Rogue planet:  planet without an orbit around a star.   Since this type of body must have formed in a proto-planetary disk it has been ejected from its orbit.

 

A useful aspect of the above definitions is that they are compatible with a body changing dynamical circumstances. 

 

Examples:

 

~1.  A belt planet is captured into an orbit around a principal planet and therefore its dynamical class shifts from belt planet to satellite planet.  An example of this is Neptune's large Satellite Triton, which is a very Pluto-like body Neptune captured from the Kuiper belt.  At one time in its history it was a belt planet.  Now it is a satellite planet.

 

~2.  A principal planet, belt planet, or satellite planet is ejected from its orbit and no longer orbits a star.  It has now become a rogue planet.

 

~3.  Migration of a principal planet's orbit shifts it outward into the Kuiper belt where it no longer is more massive than the combined mass of the other bodies in its orbital zone.  The dynamical class has shifted from principal planet to belt planet. 

 

I did not address the concept of "double-planet" or "double-dwarf planet" but neither has the IAU.  However, I did address that concept and much of the above in this paper:

 

http://www.scirp.org...x?paperid=81133

 

Take some time to analyze all this and let me know if you can think of any arguments why the IAU definitions are more useful than what I have described.


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#27 Mister T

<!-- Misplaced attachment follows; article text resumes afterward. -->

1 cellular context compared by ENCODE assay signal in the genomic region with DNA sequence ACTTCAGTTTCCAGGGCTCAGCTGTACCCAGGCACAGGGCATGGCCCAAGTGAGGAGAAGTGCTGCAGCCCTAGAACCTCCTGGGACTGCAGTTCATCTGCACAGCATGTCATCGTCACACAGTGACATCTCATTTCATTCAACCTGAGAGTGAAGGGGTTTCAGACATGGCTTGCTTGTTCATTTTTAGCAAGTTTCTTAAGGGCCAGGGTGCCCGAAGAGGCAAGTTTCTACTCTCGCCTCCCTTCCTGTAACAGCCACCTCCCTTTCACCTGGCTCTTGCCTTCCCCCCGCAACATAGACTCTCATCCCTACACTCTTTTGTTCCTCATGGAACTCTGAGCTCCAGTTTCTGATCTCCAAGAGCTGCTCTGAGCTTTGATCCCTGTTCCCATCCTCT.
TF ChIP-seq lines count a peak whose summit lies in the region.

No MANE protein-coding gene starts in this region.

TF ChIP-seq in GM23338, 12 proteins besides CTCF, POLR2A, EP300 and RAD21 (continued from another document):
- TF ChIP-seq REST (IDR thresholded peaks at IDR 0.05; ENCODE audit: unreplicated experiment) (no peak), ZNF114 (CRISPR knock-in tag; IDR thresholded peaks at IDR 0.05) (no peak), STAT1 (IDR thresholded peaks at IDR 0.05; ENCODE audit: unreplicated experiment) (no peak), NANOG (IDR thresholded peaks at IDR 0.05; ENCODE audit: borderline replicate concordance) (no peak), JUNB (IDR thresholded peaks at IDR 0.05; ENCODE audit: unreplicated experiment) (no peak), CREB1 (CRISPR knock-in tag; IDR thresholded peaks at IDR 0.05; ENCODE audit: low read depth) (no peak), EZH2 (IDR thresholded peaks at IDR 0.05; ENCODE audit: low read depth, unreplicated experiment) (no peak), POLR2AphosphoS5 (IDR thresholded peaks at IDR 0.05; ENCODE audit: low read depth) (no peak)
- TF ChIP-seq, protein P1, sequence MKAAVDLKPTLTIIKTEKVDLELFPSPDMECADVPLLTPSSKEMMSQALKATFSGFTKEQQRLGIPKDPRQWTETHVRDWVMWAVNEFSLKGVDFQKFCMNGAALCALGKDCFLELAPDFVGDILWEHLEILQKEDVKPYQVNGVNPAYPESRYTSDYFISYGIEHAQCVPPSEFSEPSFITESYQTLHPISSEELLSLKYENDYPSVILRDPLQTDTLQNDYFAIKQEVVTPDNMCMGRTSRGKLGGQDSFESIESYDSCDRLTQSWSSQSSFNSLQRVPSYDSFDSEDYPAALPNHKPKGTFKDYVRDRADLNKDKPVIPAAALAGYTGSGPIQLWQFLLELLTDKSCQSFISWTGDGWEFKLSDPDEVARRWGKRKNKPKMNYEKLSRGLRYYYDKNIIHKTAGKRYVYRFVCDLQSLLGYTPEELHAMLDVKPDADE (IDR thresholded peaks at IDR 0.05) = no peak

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Posted 30 August 2019 - 08:15 AM

I think NONE of the current planets should be planets!!

graduate.sml.gif 

since they are all in stable orbits, none of them are wanderers. thus undeserving of the name.

If we're gonna argue/ partake in heated debate, then lets at least use the correct meaning!

shocked.gif


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#28 bobzeq25

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Posted 30 August 2019 - 01:27 PM

You have an incorrect understanding of Stern's views on this.  Here is really good read on planetary classification (Stern & Levison 2002):

 

http://articles.adsa...HiA....12..205S

 

Certainly as of 2002 Stern was proposing there are many more than 9 planets.  In the paper linked to above he defined the following types of objects:

 

Planetary body --> Condensing what was written in the paper: a body that is massive enough to be shaped by gravity into a spheroidal shape but not so massive that it has ever has core nuclear fusion (not a brown dwarf or star).

 

Stern & Levison then define the following terms:

 

Planet, planetary scale satellite, unbound planet

 

Planet is defined as follows in the paper:  "A planet is any planetary body on a bound orbit around a single or multiple star system; by our definition, the classical 9 planets, as well as a few of the largest asteroids, and very large KBO's, qualify."

 

So in 2002 Stern & Levison were proposing many more than 9 planets.  I'm not sure where you are getting the idea that Stern wants, or has ever wanted just 9 planets.  But that is not the case.

 

Another important thing this paper gets into which the IAU really botched is an understanding of sub-types.    Stern & Levison discuss dynamical classification and make the distinction that the IAU later defined as planets and dwarf planets.  A dynamical dominance definition did not first come with the IAU.  Stern & Levison proposed it in 2002.  From section 6 of their paper:

 

 

 

 

What Stern&Levison proposed in 2002 is basically what the IAU did.  Uberplanets are IAU planets and unterplanets are IAU dwarf planets.  But there is an important distinction which is the reason for the controversy.  The IAU decreed that dwarf planets are not a type of planet. 

 

Stern & Levison's paper illustrated the taxonomic idea of a broad category and sub-types that is lacking in the IAU system. 

 

Now you have said that you do not object to hundreds of planet, but just to nine.  Since I cleared up above that Stern is not proposing 9 - and never did, I'd like to ask what objections you might have to what I have proposed.  Here they are: